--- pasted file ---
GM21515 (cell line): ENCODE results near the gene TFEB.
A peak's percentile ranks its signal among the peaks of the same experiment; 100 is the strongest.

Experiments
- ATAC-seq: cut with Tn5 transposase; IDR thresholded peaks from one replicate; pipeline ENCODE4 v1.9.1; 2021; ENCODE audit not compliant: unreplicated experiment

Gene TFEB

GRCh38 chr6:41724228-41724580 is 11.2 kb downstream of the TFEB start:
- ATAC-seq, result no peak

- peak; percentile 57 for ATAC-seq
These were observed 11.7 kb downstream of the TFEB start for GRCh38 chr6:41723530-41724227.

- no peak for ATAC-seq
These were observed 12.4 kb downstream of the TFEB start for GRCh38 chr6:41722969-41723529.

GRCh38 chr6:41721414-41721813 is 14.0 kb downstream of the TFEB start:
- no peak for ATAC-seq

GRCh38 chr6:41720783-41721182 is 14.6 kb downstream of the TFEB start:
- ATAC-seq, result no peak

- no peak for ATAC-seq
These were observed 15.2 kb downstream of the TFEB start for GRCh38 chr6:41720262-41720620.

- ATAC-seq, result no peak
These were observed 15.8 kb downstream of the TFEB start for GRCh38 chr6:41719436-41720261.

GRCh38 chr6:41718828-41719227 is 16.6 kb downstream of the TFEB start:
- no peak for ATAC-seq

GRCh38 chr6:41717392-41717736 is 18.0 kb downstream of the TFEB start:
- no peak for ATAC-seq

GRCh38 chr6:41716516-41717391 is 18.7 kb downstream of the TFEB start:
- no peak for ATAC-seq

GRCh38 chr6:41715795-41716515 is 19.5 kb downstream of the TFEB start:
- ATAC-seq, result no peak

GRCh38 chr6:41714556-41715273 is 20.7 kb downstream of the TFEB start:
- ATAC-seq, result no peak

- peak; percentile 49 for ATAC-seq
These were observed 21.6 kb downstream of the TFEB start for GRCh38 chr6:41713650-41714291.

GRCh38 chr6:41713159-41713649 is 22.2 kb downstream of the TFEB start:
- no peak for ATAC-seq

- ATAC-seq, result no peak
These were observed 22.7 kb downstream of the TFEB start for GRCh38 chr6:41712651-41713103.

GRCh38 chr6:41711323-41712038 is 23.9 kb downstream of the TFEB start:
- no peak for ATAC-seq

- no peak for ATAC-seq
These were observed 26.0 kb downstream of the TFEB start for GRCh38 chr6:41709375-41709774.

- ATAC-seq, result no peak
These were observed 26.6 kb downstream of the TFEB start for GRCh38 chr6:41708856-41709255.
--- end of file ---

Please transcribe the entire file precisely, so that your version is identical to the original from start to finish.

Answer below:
GM21515 (cell line): ENCODE results near the gene TFEB.
A peak's percentile ranks its signal among the peaks of the same experiment; 100 is the strongest.

Experiments
- ATAC-seq: cut with Tn5 transposase; IDR thresholded peaks from one replicate; pipeline ENCODE4 v1.9.1; 2021; ENCODE audit not compliant: unreplicated experiment

Gene TFEB

GRCh38 chr6:41724228-41724580 is 11.2 kb downstream of the TFEB start:
- ATAC-seq, result no peak

- peak; percentile 57 for ATAC-seq
These were observed 11.7 kb downstream of the TFEB start for GRCh38 chr6:41723530-41724227.

- no peak for ATAC-seq
These were observed 12.4 kb downstream of the TFEB start for GRCh38 chr6:41722969-41723529.

GRCh38 chr6:41721414-41721813 is 14.0 kb downstream of the TFEB start:
- no peak for ATAC-seq

GRCh38 chr6:41720783-41721182 is 14.6 kb downstream of the TFEB start:
- ATAC-seq, result no peak

- no peak for ATAC-seq
These were observed 15.2 kb downstream of the TFEB start for GRCh38 chr6:41720262-41720620.

- ATAC-seq, result no peak
These were observed 15.8 kb downstream of the TFEB start for GRCh38 chr6:41719436-41720261.

GRCh38 chr6:41718828-41719227 is 16.6 kb downstream of the TFEB start:
- no peak for ATAC-seq

GRCh38 chr6:41717392-41717736 is 18.0 kb downstream of the TFEB start:
- no peak for ATAC-seq

GRCh38 chr6:41716516-41717391 is 18.7 kb downstream of the TFEB start:
- no peak for ATAC-seq

GRCh38 chr6:41715795-41716515 is 19.5 kb downstream of the TFEB start:
- ATAC-seq, result no peak

GRCh38 chr6:41714556-41715273 is 20.7 kb downstream of the TFEB start:
- ATAC-seq, result no peak

- peak; percentile 49 for ATAC-seq
These were observed 21.6 kb downstream of the TFEB start for GRCh38 chr6:41713650-41714291.

GRCh38 chr6:41713159-41713649 is 22.2 kb downstream of the TFEB start:
- no peak for ATAC-seq

- ATAC-seq, result no peak
These were observed 22.7 kb downstream of the TFEB start for GRCh38 chr6:41712651-41713103.

GRCh38 chr6:41711323-41712038 is 23.9 kb downstream of the TFEB start:
- no peak for ATAC-seq

- no peak for ATAC-seq
These were observed 26.0 kb downstream of the TFEB start for GRCh38 chr6:41709375-41709774.

- ATAC-seq, result no peak
These were observed 26.6 kb downstream of the TFEB start for GRCh38 chr6:41708856-41709255.